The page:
Art is a way that many people convey their inner selves. In just one simple painting you can feel emotions, be reminded of a fond memory or even think of a loved one. From Van Gough to Leonardo Da Vinci, to modern artists nowadays, art will always be something of value – something to be cherished and cared for many years to come.
Even now, you can find art in the simplest of places: for instance on buildings downtown in almost every large city that you visit. Graffiti has become something that almost everyone sees. Not everyone creates a painting and sells it for thousands of dollars. For the people who roam the streets, painting on walls, buildings, and other objects is the only way to convey their inner selves.
However, there are art lovers who despise graffiti. Some don’t see it as an actual art at all, but rather vandalism – something to be scorned, not cherished, something to be destroyed, not sold for profit. Others agree that graffiti is becoming a problem that has been increasing dramatically as of late. There are people out there who aren’t even angry about the vandalism side of it; they simply don’t see it as real art. Graffiti doesn’t have the depth that real art does.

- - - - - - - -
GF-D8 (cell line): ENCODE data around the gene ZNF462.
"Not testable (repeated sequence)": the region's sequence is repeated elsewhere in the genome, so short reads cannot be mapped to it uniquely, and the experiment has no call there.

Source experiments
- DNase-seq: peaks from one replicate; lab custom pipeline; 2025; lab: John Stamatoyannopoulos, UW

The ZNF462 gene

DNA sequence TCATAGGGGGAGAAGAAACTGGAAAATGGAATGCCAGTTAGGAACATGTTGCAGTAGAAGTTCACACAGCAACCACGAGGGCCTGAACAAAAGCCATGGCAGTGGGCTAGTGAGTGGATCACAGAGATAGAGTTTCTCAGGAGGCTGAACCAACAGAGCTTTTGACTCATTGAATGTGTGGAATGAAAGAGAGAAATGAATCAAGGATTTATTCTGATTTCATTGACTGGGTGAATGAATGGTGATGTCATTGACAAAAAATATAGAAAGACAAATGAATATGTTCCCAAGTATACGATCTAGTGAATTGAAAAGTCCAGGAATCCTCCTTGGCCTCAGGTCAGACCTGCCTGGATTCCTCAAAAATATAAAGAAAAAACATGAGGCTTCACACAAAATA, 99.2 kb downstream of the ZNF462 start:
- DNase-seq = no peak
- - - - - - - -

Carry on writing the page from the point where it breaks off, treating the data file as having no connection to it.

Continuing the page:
One could argue that languages started out as graffiti in the caves where the man hid before he was the top predatory species. Ancient Egyptians built massive pyramids and temples covered in hieroglyphics – an ancient and yet most prized form of graffiti. It has been all around us for thousands of years.
Art is often something that is misunderstood, to begin with. How many of us visit art galleries or actually buy any art? More often than naught it’s something we see in movies or hear about in crime stories. Art is bought by the rich and seen by them.
Should people be allowed to make art anywhere? Sometimes it is painstakingly obvious that graffiti is a form of vandalism. Every time we see or hear about it, there is most generally damage to property or gang activity involved.
Why does it have to be on city walls? Even if they’re trying to express themselves. Drawing graffiti on walls most generally is the result of someone trespassing on a property and drawing art where they aren’t supposed to.
Trespassing is a crime; drawing art isn’t.
Art isn’t a crime and it never will be. It is just like anything else – when used properly almost anything can be great. Likewise, when used in a wrong way, those very same things could become crimes.
Whether it is on cave walls in 10,000 B.C, in Ancient Egyptian Temples in 2,000 B.C or on the walls bordering the streets of New York City 2016 A.D, graffiti is all around us. No matter how clean or fancy it is, if it’s being sold for thousands of dollars or drawn raw and open by those who dare to try, it is a part of our society and culture.
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